Dance Recital


So You Think You Can Dance, the talent show searching for “America’s favorite dancer,” premiered in the U.S. on July 20, 2005. I covered the show then for another publication—not because it was a good source for breaking entertainment news (it wasn’t. I was the only reporter who attended every taping that season) but because the show’s judges, producers, and growing audience were so excited about making dance popular programming I had to stick around to see if they actually would. Dancing With the Stars had aired for a short run that June, and people were starting to talk about rumbas and sambas and pas de deux. It didn’t hurt that the dancers were fantastic.

Since then, they’ve gotten better, and so have the choreographers featured on the program. On Sunday, three of them—Mandy Moore, Travis Wall, and Sonya Tayeh—premiered new works with the Los Angeles Ballet at the intimate Broad Stage in Santa Monica. Josie Walsh, a choreographer not (yet?) featured on So You Think You Can Dance also debuted a piece.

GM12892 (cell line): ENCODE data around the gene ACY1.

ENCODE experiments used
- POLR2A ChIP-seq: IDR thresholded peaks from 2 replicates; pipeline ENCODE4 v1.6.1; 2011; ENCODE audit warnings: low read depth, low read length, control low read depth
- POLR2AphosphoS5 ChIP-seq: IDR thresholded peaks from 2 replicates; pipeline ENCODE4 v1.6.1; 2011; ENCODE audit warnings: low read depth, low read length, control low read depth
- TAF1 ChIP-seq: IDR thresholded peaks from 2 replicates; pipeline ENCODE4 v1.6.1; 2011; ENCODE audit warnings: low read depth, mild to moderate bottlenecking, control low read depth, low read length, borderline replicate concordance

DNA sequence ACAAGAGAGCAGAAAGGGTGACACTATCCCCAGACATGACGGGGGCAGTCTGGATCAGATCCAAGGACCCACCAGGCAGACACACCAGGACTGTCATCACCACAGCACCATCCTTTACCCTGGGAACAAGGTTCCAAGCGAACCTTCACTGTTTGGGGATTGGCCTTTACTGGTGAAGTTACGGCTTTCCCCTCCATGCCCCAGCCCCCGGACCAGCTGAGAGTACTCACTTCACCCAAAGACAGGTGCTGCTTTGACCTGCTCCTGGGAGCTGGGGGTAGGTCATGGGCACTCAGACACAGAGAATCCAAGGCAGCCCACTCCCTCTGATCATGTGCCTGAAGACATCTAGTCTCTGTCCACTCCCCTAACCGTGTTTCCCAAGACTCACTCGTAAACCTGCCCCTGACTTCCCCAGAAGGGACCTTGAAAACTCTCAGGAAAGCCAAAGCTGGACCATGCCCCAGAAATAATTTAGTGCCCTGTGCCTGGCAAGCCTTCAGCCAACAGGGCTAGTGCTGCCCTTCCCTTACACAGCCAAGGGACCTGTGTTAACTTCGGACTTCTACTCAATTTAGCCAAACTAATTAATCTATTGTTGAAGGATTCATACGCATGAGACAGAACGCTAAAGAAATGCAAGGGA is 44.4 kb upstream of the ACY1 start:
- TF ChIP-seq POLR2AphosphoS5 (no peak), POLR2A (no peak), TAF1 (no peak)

It would be too little to say the works, collectively titled “New Wave LA,” were thoughtful and well danced. Josie Walsh’s Transmutation, about the interplay between male and female energies, was dark, sexy, and a little dangerous. Sonya Tayeh’s the back and forth was an entertaining bull fight of a dance. But Mandy Moore’s Wink and Travis Wall’s Reflect. Affect. Carry On… showed off the medium’s narrative power. In Wink, the moments when the dancers’ movements came together and broke apart made a larger statement about dating: We all strike similar poses when starting relationships and end up having the same fights; it’s how we communicate with our partners—how couples individualize their patterns—that facilitates lasting love. In Reflect. Affect. Carry On…, dancers standing in for archetypes like “the invisible,” “the careless,” and “the heartbreaker” moved like weightless puppets around a living room set, striking poignant line after poignant line. When the female dancers, their knees bent and arms stretched up and out behind them, gripped their partners’ shoulders as if clinging to a cliff, I shook my head in awe, then hoped that Wall—and dancers as talented as the Los Angeles Ballet company—return to So You Think You Can Dance for the show’s tenth season, which began last week.  They deserve that big a stage.

So You Think You Can Dance  airs Wednesdays and Thursdays on Fox.

Photograph by Reed Hutchinson